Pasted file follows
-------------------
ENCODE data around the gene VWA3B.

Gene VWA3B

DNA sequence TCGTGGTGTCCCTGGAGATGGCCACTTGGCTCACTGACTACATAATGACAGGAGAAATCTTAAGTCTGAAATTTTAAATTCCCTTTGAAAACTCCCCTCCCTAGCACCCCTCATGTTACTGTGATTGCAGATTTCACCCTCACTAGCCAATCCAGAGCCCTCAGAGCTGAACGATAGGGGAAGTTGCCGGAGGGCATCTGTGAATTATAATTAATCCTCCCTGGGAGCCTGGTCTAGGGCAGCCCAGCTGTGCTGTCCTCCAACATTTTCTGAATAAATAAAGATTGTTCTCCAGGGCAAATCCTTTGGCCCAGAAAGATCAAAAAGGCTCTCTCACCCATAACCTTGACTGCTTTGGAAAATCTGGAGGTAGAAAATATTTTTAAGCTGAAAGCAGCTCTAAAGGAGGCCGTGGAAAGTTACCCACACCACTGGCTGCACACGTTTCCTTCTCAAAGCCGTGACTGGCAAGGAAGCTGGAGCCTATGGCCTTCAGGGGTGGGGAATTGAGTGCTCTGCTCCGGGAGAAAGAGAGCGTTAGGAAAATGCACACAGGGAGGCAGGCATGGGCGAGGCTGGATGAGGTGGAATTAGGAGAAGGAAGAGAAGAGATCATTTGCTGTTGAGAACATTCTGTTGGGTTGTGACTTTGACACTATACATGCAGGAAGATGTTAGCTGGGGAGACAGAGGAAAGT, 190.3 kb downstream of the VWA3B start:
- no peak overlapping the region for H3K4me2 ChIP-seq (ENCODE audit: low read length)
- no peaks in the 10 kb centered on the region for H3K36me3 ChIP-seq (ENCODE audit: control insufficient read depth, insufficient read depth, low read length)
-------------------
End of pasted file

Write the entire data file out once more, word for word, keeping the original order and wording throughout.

ENCODE data around the gene VWA3B.

Gene VWA3B

DNA sequence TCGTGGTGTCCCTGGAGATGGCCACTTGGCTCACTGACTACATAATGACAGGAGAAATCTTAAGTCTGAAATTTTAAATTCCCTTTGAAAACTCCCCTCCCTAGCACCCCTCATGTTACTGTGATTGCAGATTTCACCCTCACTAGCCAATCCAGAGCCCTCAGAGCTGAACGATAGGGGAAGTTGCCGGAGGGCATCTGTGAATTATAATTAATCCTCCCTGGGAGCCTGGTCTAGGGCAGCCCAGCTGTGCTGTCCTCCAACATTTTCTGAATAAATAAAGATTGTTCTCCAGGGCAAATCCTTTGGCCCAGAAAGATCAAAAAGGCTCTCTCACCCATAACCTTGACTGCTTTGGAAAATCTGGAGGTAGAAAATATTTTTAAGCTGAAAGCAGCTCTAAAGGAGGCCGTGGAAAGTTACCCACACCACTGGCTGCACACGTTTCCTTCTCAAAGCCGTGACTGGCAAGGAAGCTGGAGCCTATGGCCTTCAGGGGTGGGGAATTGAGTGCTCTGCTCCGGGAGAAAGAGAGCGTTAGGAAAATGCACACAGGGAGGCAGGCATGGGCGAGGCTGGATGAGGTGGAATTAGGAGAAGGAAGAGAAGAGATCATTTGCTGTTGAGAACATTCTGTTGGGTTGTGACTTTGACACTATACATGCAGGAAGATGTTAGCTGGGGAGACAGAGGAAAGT, 190.3 kb downstream of the VWA3B start:
- no peak overlapping the region for H3K4me2 ChIP-seq (ENCODE audit: low read length)
- no peaks in the 10 kb centered on the region for H3K36me3 ChIP-seq (ENCODE audit: control insufficient read depth, insufficient read depth, low read length)